The family circle was broken by death, when on the 15th of September, 1905, in Galesburg, Cyrus M. Avery passed away. His life record has been a credit and honor to the city which had ever honored and respected him. His business career was notable by reason of its successful achievement and the extent of the concern which was developed through the enterprise and under the able direction of himself and brother. He seemed to possess a faculty for devising and executing the right thing at the right time and this was joined to every day common sense. He seemed easily to discriminate between the essential and the non-essential, to see the possibility for the coordination of forces and to use each opportunity to the best advantage. Method and system were ever features of the business, together with the employment of skilled and expert workmen. In matters of judgment Mr. Avery was seldom if ever at fault and what he accomplished represented the fit utilization of the innate powers and talents which were his. As prosperity came to him he continually reached out a helping hand to those less fortunate and his benevolence was manifest in generous support of many worthy public projects and charities. Something of his position in the city of his birth is indicated in the fact that at his demise the year book of Knox College for 1907 bore the following inscription:

"To the memory of
Cyrus Minor Avery,
honored alumnus, valued trustee, successful business man, upright and influential citizen ; whose singular nobility of character, loyal friendship and warm-hearted, open-handed generosity, his Alma Mater holds in grateful and loving esteem,
This Book is Dedicated."

This pictured forth the feeling entertained for him not only in Galesburg and in Peoria but wherever he was known and no higher testimonial of his character could be given than the fact that he was most honored where best known.

Perry, Albert. J. (1912) History of Knox County, Illinois. Vol. II. The S. J. Clarke Publishing Company, Chicago. pages 30-34

[13823] G.L. Avery occupies a position of leadership as a representative of industrial activity in Peoria, being secretary of the Avery Company, owning and controlling one of the most extensive manufacturing plants in this city. It is true that he entered upon a business already established, but he has contributed to its enlargement and to its successful management and today there is no resident of Peoria who occupies a more honorable or enviable position in trade circles here. He has proven his worth in every connection, has learned the lessons which each day brings and has used the knowledge thus acquired for the furtherance of a business which is a feature in the general prosperity as well as in individual success. Mr. Avery was born in Galesburg, Knox county, Illinois, in 1879, and is descended in the eighth generation from Christopher Avery, the ancestral line being traced down through James, Thomas, Abraham, Nathan, William and George to Cyrus Minor Avery, his father. George Avery was the founder of the family in the west, establishing his home in Galesburg in 1837. There he built the second house in what was then known as Log City, in the midst of a tract that came to be called the Avery farm. He married Saraphena Princess Mary Phelps, who came to the west with her brother and mother, settling in Knoxville, Illinois, where she married Mr. Avery. For many years Mr. Avery continued to engage in general farming but at length retired and took up his abode within the limits of Galesburg, living on North Cherry street. There the fruits of his former toil supplied him with all of the necessities and many of the comforts of life up to the time of his death, which occurred on the first of January, 1884. His wife also died at the Cherry street home.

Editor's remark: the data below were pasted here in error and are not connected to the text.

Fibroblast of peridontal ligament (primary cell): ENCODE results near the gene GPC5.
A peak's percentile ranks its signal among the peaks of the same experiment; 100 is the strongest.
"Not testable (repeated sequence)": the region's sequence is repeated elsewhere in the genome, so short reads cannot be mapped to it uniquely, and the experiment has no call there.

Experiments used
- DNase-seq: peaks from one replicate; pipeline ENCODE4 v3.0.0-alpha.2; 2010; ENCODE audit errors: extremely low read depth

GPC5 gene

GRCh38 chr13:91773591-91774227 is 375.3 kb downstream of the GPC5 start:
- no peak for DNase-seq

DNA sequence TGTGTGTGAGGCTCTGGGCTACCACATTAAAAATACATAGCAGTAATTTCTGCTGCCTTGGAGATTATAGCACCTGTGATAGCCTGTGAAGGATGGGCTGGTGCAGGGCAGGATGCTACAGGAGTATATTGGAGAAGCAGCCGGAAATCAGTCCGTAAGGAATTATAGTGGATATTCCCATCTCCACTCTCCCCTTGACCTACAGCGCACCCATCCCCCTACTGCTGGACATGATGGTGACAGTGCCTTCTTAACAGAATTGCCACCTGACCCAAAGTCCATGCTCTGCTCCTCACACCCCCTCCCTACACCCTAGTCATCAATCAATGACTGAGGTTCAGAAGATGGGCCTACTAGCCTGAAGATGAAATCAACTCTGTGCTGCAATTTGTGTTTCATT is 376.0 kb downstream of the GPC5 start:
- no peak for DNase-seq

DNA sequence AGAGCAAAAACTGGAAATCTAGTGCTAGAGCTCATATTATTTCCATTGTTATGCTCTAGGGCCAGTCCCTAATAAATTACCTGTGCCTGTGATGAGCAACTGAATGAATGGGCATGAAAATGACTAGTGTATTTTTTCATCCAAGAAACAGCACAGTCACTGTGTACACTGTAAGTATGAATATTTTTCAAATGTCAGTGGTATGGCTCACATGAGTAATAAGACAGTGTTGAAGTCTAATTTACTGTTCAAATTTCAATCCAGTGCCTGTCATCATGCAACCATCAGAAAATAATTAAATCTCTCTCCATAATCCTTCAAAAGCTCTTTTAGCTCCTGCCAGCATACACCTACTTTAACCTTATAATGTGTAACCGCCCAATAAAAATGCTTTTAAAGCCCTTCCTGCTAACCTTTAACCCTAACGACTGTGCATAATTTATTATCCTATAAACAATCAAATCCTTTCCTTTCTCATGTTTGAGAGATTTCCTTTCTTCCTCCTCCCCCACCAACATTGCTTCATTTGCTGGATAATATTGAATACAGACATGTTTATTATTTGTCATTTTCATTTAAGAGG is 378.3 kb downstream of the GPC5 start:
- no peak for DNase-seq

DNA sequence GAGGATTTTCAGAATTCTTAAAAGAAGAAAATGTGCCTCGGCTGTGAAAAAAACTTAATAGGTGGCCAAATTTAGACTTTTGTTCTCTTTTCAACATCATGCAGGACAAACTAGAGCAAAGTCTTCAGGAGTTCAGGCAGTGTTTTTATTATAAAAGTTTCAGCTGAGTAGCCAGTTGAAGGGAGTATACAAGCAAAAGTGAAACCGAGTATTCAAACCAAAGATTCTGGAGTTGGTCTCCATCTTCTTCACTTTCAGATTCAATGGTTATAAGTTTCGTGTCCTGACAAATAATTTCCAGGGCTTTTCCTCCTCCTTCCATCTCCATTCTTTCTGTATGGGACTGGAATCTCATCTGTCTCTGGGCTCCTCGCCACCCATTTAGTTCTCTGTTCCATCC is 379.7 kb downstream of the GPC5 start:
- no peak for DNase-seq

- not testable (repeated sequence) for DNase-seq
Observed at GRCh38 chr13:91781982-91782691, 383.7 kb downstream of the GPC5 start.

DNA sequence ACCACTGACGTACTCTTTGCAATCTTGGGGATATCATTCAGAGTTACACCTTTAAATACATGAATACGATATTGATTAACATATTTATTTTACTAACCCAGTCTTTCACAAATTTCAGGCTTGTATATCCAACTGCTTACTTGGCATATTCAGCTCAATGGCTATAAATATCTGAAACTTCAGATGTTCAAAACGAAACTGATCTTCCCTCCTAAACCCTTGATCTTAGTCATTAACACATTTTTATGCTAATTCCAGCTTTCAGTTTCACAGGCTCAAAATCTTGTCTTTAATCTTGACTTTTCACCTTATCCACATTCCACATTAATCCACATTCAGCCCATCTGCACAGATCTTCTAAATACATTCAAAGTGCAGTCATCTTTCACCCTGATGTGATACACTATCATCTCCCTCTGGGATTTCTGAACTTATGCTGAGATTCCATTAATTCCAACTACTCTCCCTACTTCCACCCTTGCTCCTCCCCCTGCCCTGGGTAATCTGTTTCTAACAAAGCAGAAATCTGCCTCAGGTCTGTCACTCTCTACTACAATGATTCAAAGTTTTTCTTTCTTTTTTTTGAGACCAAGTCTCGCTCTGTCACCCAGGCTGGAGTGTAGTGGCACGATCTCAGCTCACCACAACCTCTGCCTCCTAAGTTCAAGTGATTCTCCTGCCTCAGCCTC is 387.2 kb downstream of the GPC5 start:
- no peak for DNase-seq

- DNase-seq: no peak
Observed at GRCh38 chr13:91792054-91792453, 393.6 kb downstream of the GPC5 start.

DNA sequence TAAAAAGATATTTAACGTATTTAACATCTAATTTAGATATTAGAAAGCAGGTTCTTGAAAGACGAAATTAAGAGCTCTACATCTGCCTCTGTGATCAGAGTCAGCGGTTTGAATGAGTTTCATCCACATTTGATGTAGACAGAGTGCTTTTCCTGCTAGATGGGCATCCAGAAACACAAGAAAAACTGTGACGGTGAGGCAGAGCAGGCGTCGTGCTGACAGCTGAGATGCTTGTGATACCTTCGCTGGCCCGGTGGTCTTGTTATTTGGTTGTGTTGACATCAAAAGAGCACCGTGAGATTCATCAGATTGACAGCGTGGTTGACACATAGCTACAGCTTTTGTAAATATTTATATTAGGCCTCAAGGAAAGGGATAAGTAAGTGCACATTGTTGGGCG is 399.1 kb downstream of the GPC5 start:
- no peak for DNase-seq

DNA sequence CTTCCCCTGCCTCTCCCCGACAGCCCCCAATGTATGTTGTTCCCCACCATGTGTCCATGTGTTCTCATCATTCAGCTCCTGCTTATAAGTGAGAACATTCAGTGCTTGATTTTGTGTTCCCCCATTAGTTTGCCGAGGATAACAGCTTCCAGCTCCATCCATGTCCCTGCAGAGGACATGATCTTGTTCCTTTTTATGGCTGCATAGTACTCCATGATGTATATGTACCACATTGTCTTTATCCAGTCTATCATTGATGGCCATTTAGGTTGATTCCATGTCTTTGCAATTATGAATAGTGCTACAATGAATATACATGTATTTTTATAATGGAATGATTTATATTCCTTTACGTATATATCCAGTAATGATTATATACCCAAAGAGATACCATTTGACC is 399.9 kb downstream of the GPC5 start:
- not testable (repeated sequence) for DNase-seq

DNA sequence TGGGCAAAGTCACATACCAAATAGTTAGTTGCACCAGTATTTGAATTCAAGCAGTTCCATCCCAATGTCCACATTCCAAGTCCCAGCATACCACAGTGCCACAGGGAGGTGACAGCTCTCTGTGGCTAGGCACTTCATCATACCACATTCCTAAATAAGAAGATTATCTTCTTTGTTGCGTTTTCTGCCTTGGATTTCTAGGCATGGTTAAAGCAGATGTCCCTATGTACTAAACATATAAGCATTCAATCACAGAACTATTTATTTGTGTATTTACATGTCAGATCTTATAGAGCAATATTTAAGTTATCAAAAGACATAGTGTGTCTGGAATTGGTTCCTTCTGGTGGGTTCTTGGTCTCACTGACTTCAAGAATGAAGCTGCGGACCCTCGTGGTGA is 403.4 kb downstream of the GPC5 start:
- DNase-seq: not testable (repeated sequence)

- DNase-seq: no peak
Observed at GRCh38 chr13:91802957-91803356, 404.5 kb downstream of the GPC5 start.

They were members of the First Congregational church, in the work of which they took active and helpful part, Mr. Avery serving as deacon for many years. His political indorsement was given to the republican party. In the family were six children : Robert H., who died September 13, 1892; Mary, the wife of W. R. Butcher, living at 1912, Illinois; John T., who died August, 1905, at Galesburg; Cyrus M. ; Phoebe T., who is living in Biloxi, Mississippi ; and George, also of Biloxi. The first named and his brother, Cyrus M. Avery, uncle and father of our subject, were the founders of the business now conducted under the name of the Avery Company. Cyrus M. Avery was educated in the public schools of Galesburg and Knox College, and after working with his father on the farm for a time engaged in manufacturing. It was early in the 1875 that he joined his brother, Robert Hanneman Avery, in the establishment of a plant for the manufacture of agricultural implements in Galesburg under the style of R. H. & C. M. Avery. They conducted the business there until 1882, when they removed their factory to Peoria.